But maternity benefits represent just one way that reform addresses women’s health. The Affordable Care Act (ACA) also calls for:
Preventive services with no co-pays or deductibles: New Policies (issued or renewed on or after September 23, 2010) are required to cover services that many women need – mammograms, Pap smears, at least one well-woman care visit a year, contraceptive products and counseling, and screening and counseling for interpersonal and domestic violence. In 2018, these requirements will apply to all plans.
Essential benefits: In 2014, both all plans sold inside the new state-run health insurance exchanges and all new plans sold outside of the exchanges will be required to cover a specific set of essential health benefits. For women, these include maternity and newborn care; mental health services (including counseling for post-partum depression); preventative and wellness services; contraception; chronic disease management; and pediatric services for her children, including dental and vision care.
At the same time, the legislation bans:
Gender rating: In 2014, charging women more because they don’t have a Y chromosome will be outlawed both in individual and small employer markets. After 2017, if a state lets large employers into its exchange (and many will), the rule will apply to all large-employer coverage in the state.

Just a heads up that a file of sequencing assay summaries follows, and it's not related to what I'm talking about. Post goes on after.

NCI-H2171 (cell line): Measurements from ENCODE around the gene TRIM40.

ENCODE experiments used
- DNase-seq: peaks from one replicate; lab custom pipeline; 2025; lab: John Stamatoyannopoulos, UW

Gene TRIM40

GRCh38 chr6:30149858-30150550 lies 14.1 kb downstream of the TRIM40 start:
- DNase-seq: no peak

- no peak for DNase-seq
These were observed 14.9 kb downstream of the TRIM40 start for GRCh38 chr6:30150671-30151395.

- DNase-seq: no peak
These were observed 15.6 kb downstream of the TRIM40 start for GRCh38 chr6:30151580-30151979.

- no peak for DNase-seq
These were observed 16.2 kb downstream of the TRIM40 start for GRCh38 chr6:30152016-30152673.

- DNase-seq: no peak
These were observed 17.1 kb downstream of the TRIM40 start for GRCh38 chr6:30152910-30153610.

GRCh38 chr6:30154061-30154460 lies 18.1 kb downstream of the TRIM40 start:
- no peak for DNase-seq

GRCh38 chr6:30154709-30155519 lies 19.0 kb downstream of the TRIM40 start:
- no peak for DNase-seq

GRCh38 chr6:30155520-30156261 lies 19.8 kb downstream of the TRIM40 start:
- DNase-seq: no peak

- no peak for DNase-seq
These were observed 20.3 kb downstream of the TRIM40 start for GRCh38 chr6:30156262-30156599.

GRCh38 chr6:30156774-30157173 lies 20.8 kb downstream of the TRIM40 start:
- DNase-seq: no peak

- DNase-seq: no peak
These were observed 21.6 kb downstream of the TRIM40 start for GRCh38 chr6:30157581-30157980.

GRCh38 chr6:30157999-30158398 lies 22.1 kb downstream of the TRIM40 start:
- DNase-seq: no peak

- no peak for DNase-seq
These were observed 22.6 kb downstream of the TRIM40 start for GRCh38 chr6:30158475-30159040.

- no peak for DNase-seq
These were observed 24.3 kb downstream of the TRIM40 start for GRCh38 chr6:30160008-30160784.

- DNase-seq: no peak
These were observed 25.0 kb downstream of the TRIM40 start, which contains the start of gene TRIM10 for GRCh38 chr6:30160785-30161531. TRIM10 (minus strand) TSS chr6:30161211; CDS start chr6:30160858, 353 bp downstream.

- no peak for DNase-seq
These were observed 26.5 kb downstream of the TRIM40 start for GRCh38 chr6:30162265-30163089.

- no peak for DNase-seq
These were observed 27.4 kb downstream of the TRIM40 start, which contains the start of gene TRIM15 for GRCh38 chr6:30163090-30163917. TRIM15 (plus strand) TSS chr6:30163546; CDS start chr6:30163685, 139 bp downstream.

Charging more for pre-existing conditions: Starting in 2014, insurers can not charge higher premiums, or deny coverage due to a person’s pre-existing conditions.
The bottom line: Under the Affordable Care Act, women’s bodies will no longer be viewed as exotic, but costly, deviations from the norm that just don’t fit into a health care system designed by, and for, men.
If the Court spares health reform, Congress may still attack
What happens if the Supreme Court overturns the individual mandate?
The Court might rule that if everyone is not forced to buy coverage, insurers shouldn’t be forced to cover everyone – especially if they are suffering from pre-existing conditions. (Without a mandate, the reasoning goes, many Americans will wait until they fall ill, and only then purchase coverage, secure in the knowledge that insurers will have to cover them, and can’t charge them more).
Even if you don’t like the mandate, you should consider what it would mean for women if insurers can charge patients suffering from a “pre-existing condition” whatever they like.
- A recently divorced 62-year-old woman who is no longer covered by her husband’s insurance may find that she is closed out of the insurance market because she is a breast cancer survivor. Even if she can find an insurer who will take her, the penalty for having a pre-existing condition may well be more than she can afford.In insurance parlance, she will have to “go naked” until she is eligible for Medicare, keeping her fingers and toes crossed that her cancer does not recur or spread over the next three years. (If it does, she will have to spend down whatever savings she has, and perhaps sell her home, before she will be eligible for Medicaid.)